West 8 announced
“Construction is moving along at both the Rees and Simcoe wavedecks. The wavedecks, which will open this summer, will provide unique gateways to the waterfront of Toronto and will create more publicly accessible spaces. Over the next few weeks, construction activities will include H-pile installation on the north wall at the Simcoe Slip and fish habitat installation at Rees Slip.
The two new wavedecks are part of a series of three. The first one, the Spadina wavedeck, was opened in September 2008. The wavedecks are part of the first phase of implementation of a strategic masterplan for the Toronto Central Waterfront prepared by West 8 + DTAH, see also:
[SOURCE: West 8 Urban Design & Landscape Architecture / news / Construction is moving along at Rees and Simcoe]
Latest edition of IFLA News including past events of IFLA, ICOMOS, IFRA
Download the PDF of IFLA News No.80
Courier Journal reports that
“Kulapat Yantrasast…..announced last week that his firm, wHY Architecture and Design, of
Culver City, Calif., will design the expansion of Speed Art Museum………..
Landscape has such a big potential in this scheme,” said Yantrasast. “We are looking at a big list (of landscape architects).” Spectacular merger of architecture and landscape characterizes another museum, the Modern Art Museum of Fort Worth, Texas, where Yantrasast was project architect under his mentor, Pritzker Prize-winner Tadao Ando, from 1996 to 2002.
[SOURCE: Architect wants to help Speed visitors find their way around | courier-journal | The Courier-Journal]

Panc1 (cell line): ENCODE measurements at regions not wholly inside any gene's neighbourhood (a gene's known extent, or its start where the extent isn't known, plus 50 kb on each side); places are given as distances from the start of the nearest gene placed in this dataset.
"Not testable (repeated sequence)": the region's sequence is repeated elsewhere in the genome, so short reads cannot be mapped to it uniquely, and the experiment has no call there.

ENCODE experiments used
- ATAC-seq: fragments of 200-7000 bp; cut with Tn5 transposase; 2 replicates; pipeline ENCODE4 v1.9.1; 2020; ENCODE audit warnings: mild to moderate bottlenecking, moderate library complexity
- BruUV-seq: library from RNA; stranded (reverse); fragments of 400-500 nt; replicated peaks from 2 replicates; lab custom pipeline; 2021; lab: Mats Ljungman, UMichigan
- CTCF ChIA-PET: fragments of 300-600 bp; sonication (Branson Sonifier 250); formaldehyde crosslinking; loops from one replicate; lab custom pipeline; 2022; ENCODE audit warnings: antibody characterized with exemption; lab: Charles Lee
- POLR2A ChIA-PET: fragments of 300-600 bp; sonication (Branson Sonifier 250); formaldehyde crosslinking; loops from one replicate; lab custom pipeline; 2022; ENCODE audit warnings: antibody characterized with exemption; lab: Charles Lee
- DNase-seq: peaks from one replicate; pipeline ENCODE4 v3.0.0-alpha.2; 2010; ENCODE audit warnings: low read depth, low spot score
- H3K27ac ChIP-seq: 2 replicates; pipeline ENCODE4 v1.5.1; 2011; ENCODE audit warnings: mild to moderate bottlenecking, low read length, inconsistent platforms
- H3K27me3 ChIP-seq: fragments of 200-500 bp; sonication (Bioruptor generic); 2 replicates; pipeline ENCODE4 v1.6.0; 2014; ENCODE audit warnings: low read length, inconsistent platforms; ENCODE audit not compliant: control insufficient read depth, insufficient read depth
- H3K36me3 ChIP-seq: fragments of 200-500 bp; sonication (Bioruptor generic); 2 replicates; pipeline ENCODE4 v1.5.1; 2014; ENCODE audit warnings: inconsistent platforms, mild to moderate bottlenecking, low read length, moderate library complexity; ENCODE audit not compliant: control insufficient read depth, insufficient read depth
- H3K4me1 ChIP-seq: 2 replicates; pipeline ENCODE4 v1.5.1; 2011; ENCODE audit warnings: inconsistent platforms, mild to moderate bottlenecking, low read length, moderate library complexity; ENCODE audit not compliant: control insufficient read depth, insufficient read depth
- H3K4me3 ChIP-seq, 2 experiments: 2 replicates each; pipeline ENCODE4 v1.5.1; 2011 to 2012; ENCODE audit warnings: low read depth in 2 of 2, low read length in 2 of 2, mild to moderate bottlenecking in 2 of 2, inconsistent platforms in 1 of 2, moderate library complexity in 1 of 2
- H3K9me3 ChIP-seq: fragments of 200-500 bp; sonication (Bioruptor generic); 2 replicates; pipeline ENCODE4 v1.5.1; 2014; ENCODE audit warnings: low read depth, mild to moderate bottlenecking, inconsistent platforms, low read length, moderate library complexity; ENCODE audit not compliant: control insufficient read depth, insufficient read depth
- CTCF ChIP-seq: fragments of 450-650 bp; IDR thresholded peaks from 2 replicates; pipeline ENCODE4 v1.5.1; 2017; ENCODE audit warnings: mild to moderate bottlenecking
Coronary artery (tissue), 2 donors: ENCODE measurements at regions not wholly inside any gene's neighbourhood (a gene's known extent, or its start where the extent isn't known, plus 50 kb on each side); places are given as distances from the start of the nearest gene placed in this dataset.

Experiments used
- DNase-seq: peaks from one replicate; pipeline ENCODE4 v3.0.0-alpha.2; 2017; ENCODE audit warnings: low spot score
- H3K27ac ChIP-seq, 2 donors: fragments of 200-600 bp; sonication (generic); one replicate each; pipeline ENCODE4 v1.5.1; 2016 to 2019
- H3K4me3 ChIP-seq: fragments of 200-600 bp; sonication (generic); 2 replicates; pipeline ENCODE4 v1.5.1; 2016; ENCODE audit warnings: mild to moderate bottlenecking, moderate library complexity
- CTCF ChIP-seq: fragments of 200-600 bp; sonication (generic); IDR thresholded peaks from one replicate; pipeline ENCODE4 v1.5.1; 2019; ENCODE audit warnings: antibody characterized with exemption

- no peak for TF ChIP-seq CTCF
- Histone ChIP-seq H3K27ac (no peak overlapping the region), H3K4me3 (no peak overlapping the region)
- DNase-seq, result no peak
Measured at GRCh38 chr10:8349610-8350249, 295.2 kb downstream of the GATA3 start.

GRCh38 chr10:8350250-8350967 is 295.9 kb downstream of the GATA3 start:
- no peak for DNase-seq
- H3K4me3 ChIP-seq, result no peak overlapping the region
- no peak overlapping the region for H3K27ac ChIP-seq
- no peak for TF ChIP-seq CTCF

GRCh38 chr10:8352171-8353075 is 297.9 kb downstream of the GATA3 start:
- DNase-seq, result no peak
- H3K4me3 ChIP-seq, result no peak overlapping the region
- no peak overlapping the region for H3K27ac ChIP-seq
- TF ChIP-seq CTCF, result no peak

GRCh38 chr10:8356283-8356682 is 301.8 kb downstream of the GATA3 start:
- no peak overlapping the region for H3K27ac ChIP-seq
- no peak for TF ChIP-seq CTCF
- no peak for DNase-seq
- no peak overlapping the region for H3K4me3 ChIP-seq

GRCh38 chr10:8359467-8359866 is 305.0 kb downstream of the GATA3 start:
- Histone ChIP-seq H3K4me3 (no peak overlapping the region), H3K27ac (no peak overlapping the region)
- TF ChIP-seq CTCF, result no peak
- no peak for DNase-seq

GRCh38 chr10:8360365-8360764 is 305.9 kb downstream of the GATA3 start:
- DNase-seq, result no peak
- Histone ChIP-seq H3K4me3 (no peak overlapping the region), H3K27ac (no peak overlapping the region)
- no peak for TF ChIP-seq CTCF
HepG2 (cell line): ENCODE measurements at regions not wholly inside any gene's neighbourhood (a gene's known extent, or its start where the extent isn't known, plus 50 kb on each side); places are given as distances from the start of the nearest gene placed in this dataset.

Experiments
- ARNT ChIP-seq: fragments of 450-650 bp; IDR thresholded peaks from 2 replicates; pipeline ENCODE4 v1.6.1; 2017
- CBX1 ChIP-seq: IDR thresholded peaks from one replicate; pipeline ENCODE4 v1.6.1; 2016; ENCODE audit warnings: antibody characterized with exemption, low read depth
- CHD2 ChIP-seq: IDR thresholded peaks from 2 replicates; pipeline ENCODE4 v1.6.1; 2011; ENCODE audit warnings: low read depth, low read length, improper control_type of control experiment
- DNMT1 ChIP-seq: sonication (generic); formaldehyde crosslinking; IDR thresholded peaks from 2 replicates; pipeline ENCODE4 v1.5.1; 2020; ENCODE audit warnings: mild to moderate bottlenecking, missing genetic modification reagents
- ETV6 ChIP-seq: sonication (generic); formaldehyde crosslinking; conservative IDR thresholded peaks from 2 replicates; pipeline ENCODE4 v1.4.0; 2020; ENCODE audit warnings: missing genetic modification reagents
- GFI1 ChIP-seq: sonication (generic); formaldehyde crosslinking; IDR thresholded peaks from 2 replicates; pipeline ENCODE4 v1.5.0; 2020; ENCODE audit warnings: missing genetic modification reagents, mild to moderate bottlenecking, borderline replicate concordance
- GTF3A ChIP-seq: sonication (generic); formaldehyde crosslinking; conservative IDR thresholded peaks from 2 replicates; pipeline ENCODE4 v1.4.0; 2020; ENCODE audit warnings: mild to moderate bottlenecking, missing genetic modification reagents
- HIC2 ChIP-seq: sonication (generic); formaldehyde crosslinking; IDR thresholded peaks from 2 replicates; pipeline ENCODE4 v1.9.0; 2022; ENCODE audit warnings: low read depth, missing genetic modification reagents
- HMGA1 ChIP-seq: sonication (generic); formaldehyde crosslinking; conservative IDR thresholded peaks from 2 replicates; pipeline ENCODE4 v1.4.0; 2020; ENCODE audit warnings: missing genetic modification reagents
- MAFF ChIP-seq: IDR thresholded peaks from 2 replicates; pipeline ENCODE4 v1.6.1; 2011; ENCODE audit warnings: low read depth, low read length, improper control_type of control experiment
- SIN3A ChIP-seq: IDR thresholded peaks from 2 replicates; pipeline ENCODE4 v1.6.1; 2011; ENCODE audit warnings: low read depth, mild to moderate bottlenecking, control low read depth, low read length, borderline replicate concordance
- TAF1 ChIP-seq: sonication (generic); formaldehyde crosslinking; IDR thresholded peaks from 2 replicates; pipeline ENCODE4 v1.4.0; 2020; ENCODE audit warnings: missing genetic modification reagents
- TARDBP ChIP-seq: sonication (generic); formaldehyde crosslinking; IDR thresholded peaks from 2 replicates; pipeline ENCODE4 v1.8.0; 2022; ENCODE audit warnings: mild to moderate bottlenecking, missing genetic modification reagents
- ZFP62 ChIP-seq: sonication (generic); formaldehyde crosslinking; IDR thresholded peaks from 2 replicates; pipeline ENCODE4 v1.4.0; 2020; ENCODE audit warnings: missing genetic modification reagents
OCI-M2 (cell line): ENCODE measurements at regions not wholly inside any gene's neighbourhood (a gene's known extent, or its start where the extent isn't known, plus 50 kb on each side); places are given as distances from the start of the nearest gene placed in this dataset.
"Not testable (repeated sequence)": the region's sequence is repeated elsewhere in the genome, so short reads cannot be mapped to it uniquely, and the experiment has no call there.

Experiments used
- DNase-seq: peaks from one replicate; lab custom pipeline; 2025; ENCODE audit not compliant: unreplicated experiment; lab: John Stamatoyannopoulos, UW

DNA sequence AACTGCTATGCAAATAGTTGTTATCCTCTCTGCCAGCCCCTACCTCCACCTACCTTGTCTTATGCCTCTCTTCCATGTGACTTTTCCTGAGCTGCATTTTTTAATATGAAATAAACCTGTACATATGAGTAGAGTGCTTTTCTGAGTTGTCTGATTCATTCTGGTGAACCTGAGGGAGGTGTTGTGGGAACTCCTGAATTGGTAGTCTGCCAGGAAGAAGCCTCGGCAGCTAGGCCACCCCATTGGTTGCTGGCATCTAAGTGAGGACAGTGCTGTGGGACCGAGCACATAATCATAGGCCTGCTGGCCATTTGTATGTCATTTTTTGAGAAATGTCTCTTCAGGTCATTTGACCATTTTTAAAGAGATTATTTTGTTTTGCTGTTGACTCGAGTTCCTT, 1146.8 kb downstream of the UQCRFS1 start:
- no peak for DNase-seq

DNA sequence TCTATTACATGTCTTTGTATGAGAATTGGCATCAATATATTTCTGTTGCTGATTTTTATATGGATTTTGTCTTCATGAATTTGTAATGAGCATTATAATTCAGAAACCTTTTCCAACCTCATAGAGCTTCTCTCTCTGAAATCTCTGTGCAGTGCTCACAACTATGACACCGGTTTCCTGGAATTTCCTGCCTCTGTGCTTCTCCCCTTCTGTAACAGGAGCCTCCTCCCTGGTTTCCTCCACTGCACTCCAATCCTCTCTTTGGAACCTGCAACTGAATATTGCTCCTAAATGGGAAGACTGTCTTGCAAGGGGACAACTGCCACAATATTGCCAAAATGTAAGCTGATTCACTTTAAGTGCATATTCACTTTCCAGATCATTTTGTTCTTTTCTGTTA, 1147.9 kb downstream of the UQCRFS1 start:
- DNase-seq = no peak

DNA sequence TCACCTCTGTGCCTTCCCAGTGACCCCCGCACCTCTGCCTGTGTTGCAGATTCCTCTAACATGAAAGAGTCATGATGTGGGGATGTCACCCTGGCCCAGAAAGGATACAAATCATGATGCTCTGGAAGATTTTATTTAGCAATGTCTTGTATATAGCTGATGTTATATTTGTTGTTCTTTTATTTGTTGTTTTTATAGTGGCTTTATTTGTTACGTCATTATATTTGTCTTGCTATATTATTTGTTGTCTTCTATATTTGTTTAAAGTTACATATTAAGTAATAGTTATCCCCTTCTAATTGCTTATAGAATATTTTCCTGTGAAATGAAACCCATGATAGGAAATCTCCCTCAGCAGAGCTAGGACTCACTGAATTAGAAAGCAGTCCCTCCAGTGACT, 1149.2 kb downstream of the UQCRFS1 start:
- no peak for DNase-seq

London Development Authority announced
“The multiple award-winning landscape architects Latz + Partner have been appointed to lead a team to design a section of the Lea River Park. This is a major regeneration project to create a new continuous area of parkland and parks stretching from the River Thames through to the Olympic Park and beyond to the existing parkland to the north.”
[SOURCE: London Development Authority - Lea River Park implementation begins with Latz + Partner appointment]
Louise Gray reports for the Telegraph (UK)
“Harvard professor Martha Schwartz said the gardening culture has led to a profusion of beautiful private gardens.
But policy-makers do not attach so much importance to the aesthetic quality of streets, squares or parks because the public does not demand the same high standards in open areas that they attach to their own gardens, she claims.
She said the country needs to leave behind the romanticised ideology of the private garden, which is “holding Britain back”.”
read the great article at the [SOURCE: Telegraph.co.uk - English obsession with gardening 'prevents improvement of public parks', claims Harvard professor ]]